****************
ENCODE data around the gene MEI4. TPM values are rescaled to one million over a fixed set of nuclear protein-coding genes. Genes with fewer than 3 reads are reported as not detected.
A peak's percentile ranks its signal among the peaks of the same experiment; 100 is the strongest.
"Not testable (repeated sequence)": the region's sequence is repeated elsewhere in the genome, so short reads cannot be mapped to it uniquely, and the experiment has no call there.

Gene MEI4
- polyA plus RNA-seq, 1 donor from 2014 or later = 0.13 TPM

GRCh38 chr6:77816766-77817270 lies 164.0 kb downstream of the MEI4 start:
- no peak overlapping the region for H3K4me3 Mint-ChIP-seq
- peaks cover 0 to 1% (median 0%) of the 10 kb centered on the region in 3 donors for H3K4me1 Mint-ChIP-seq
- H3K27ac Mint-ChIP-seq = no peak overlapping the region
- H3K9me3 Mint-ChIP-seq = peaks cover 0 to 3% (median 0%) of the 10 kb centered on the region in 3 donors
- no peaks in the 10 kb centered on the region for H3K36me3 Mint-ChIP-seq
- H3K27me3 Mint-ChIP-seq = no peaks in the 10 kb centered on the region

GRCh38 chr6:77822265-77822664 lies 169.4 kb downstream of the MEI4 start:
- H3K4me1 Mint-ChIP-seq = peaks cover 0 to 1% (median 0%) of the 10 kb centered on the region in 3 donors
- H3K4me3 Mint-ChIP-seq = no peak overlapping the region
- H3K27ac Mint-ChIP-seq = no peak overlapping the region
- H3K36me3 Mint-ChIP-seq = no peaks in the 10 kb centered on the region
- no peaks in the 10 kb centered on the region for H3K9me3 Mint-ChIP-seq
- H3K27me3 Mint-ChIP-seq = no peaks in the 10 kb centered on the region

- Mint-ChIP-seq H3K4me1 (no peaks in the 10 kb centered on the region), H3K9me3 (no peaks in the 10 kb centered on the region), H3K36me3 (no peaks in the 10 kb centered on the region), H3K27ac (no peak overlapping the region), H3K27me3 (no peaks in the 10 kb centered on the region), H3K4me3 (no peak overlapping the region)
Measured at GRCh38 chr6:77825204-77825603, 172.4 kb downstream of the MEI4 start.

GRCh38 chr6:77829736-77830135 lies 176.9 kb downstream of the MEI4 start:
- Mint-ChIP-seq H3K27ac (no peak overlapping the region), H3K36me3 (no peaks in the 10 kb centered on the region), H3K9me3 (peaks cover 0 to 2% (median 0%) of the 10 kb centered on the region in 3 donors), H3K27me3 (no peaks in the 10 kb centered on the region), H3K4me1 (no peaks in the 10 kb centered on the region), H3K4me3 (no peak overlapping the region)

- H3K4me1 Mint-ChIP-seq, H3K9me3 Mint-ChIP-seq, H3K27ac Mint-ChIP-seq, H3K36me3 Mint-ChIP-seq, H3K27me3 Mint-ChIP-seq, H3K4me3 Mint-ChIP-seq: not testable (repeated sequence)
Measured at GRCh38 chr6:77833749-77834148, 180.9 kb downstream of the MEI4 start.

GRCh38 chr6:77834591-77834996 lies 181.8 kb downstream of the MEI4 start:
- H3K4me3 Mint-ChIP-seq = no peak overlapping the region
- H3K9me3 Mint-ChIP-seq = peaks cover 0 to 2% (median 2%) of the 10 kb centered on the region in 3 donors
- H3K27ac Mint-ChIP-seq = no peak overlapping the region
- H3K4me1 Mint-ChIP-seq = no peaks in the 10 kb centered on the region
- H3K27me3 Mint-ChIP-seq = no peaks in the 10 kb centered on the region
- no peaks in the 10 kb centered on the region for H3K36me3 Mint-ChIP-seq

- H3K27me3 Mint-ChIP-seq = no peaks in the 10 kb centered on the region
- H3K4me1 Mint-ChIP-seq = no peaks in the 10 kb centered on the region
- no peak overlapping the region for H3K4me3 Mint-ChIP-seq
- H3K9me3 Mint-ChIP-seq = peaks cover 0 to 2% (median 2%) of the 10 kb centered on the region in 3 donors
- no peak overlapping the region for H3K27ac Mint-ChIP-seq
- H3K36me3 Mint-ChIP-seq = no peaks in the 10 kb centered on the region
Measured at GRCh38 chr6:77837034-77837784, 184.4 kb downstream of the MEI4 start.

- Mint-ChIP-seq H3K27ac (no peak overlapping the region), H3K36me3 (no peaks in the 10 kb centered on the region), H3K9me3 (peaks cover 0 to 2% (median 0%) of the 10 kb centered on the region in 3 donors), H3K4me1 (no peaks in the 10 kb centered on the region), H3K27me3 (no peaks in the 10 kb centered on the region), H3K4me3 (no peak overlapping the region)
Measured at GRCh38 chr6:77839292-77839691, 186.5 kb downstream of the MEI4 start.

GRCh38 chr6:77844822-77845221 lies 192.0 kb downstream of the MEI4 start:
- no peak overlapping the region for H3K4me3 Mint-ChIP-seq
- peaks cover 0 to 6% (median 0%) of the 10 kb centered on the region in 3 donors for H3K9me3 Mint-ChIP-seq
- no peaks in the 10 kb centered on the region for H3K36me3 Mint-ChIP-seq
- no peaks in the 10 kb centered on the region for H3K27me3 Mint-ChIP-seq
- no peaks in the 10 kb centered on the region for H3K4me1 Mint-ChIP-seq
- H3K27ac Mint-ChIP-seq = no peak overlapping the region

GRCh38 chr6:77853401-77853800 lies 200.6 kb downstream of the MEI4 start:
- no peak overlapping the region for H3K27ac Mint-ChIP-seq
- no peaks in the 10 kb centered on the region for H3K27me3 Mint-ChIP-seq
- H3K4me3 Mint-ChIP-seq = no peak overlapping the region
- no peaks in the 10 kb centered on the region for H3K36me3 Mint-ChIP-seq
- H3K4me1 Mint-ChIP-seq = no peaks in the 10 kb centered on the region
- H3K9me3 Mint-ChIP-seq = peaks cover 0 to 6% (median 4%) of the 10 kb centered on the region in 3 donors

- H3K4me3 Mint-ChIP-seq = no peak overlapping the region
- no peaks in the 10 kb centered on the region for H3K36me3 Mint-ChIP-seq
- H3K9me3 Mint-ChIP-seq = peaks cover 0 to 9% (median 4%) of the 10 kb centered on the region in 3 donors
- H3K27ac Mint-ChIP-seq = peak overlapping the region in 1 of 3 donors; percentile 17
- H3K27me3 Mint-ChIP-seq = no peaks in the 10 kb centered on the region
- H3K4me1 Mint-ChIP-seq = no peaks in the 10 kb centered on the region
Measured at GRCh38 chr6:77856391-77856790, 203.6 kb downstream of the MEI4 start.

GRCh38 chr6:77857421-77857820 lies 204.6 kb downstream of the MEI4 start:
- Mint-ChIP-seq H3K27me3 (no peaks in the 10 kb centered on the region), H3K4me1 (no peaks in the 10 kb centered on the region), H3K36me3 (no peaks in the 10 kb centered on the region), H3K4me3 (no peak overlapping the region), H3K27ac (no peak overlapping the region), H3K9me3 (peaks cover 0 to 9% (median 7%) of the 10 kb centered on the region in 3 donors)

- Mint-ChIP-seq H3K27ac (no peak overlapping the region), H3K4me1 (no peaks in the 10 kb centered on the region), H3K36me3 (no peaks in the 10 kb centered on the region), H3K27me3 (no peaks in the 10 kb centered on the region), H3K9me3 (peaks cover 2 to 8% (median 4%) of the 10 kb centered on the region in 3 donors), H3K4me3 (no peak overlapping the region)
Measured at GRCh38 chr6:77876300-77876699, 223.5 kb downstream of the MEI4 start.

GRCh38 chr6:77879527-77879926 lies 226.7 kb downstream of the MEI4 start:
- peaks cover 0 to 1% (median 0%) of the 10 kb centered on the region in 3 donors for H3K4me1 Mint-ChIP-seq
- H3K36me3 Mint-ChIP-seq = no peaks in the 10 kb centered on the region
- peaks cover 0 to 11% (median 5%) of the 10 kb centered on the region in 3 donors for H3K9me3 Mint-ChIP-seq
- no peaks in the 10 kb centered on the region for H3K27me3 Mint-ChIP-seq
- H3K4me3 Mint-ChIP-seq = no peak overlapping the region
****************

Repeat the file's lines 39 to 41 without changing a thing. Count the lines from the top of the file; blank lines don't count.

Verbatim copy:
Measured at GRCh38 chr6:77837034-77837784, 184.4 kb downstream of the MEI4 start.

- Mint-ChIP-seq H3K27ac (no peak overlapping the region), H3K36me3 (no peaks in the 10 kb centered on the region), H3K9me3 (peaks cover 0 to 2% (median 0%) of the 10 kb centered on the region in 3 donors), H3K4me1 (no peaks in the 10 kb centered on the region), H3K27me3 (no peaks in the 10 kb centered on the region), H3K4me3 (no peak overlapping the region)
Measured at GRCh38 chr6:77839292-77839691, 186.5 kb downstream of the MEI4 start.